My name is Lewis, and I am an Academy Awards addict.
God help me, but it's only February and I'm already thinking about the 2007 Oscars. I just saw The Hoax, Lasse Hallstrom's film about the 1970s scandal involving author Clifford Irving, who claimed he had written Howard Hughes' "autobiography." Opening in April, the movie is a fun (if overlong) ride, but as the charming and utterly amoral Irving, Richard Gere gives a performance that, as I told one of my editors at another publication, is "Oscar-worthy."
Someone, please -- organize an intervention. Is there some sort of Academy Awards 12-step program, or perhaps a Betty Ford Clinic for Oscar junkies?
Full disclosure: About a month ago on this very site, I wrote a piece about actors and films that were not getting enough Oscar attention. It was a plea to members of the Academy to pay attention to certain performances and films come nomination time, and I meant every word of it. But this recent Gere/Oscar thing makes me realize that I am the movie equivalent of a substance abuser, and I want to 'fess up.
Plus I want to apportion some blame. Fact is, I don't really care all that much about the Oscars. Sure, I've been watching the show since I was a kid, and I have always paid attention to who's been nominated, but deep down inside I've always felt it was kind of a seasonal amusement -- something to pay attention to early in the year and then forget about for months on end. And that's pretty much how most of America felt in those days long before the ubiquity of blogs, cable TV and gossipy celebrity magazines. Now, of course, any attempt to avoid Oscar 24/7 is virtually impossible. You could go off the grid entirely, or move to Vanuatu, where maybe Internet reception isn't the best. But if you're a sentient human being and at all plugged into the media, you're likely to be overwhelmed with Oscar yada-yada.
And what this says about our culture isn't exactly a good thing. First, it's the obvious: Instead of dealing with issues like Darfur, global warming and whether or not Iran is really a threat to world peace, we're literally obsessing over the respective merits of Best Supporting Actor front-runners Eddie Murphy and Alan Arkin. No wonder the world is in such a state. Second, while the proliferation of media certainly has had a democratizing effect, it has also provided the ultimate validation of that old saw that opinions are like assholes: Everybody has one. Except that unlike in days past, when Oscar insiders were really insiders -- industry journalists, film columnists, etc. -- some "experts" are laying Oscar odds from their parents' basement in Dubuque. It's kind of nice that the electronic media have expanded the number and range of voices out there, but honestly, folks, don't you wish that about two-thirds of them would just shut the fuck up right about now? (Say what you want about me, but I already acknowledged I'm looking forward to Oscar detox.)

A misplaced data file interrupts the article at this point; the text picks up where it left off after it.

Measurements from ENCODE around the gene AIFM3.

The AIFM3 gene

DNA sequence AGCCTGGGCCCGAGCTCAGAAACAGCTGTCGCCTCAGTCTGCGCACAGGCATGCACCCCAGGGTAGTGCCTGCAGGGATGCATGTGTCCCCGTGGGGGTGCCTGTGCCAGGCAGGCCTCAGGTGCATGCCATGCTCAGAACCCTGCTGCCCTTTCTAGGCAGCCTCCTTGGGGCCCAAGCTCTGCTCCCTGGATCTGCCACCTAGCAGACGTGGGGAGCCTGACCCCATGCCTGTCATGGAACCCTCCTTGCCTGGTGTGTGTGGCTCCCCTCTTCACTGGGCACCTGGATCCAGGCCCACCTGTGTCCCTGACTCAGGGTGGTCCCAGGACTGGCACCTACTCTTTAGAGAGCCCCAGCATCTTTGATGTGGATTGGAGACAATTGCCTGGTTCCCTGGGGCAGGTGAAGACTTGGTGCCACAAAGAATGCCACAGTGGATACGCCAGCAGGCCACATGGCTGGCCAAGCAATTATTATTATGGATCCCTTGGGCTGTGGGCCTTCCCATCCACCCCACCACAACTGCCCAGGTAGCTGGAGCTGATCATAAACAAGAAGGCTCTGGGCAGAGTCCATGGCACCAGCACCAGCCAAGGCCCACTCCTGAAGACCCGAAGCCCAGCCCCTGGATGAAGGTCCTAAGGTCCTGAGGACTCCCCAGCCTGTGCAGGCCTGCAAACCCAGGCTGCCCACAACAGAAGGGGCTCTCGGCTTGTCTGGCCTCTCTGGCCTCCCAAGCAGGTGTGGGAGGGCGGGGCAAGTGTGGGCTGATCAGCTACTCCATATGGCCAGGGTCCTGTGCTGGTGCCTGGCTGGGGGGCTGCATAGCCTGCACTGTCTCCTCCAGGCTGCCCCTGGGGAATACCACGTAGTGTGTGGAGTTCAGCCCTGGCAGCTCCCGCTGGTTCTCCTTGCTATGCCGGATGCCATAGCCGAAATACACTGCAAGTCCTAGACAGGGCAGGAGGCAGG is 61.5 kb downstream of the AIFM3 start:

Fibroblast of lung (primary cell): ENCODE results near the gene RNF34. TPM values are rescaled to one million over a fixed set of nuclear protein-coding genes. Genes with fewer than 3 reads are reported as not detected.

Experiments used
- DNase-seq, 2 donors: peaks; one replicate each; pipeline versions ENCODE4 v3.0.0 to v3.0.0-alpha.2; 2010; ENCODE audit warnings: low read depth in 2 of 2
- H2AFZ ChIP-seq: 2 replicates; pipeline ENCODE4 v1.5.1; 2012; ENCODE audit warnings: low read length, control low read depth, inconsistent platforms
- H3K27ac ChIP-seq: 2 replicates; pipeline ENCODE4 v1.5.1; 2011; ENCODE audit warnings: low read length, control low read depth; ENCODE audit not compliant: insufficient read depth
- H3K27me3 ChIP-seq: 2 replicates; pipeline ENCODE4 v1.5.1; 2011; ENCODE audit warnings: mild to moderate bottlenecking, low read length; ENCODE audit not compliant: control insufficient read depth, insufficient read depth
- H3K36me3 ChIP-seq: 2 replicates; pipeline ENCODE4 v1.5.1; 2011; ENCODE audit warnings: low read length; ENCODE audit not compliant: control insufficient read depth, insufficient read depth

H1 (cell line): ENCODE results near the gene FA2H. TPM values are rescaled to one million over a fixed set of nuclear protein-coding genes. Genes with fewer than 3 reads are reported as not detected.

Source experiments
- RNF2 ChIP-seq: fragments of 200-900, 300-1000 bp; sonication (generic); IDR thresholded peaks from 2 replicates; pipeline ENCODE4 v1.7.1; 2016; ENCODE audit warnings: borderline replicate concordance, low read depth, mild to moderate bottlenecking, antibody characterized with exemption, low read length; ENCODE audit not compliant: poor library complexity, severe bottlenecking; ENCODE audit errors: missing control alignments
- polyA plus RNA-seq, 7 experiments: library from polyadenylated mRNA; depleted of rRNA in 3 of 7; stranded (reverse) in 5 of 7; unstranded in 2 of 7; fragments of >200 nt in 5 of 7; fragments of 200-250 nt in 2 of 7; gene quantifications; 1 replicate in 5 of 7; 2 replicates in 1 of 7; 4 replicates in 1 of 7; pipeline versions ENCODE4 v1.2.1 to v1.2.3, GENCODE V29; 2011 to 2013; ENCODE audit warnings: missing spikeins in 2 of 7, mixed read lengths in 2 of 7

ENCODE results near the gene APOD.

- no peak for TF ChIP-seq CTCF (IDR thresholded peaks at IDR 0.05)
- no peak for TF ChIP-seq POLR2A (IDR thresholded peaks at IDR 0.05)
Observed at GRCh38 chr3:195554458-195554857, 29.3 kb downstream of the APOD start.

The logical extension of all this awards blathering, however, is that prognosticating has become a compulsion that's become increasingly harder to avoid. Honestly, I'm more interested in the brackets for the upcoming NCAA basketball tournament than I am in Oscar crystal-balling. And even though I'm the kind of guy who will watch Weber State vs. Valparaiso on ESPN at midnight, I don't pretend to be an expert on college hoops. Yet when it comes to the annual film awards season, I'm practically forced to render an opinion which I don't particularly care about or want to give. And I have to be prepared to share it, defend it and obsess over it -- especially as a professional journalist covering the film industry. If I don't, then people tend to think, "What's wrong with that guy?"
Well, I know what's wrong with me: I'm on the spike, as real junkies would say -- a victim of Oscars fixation. I know it's not good for my mental health, but I simply can't help myself. Maybe, like recovering addicts are supposed to do, I should stay away from the things that made me a doper in the first place; that means no more Oscar blogs, and so long to magazine and newspaper stories. It probably means leaving the room or avoiding the question if the dreaded issue comesup. Maybe I should move to Vanuatu. In any event, Richard Gere will have to campaign next year without me -- it's time to get clean.
Lewis Beale writes about the entertainment industry for a number of national publications including The New York Times, Newsday and USA Weekend.
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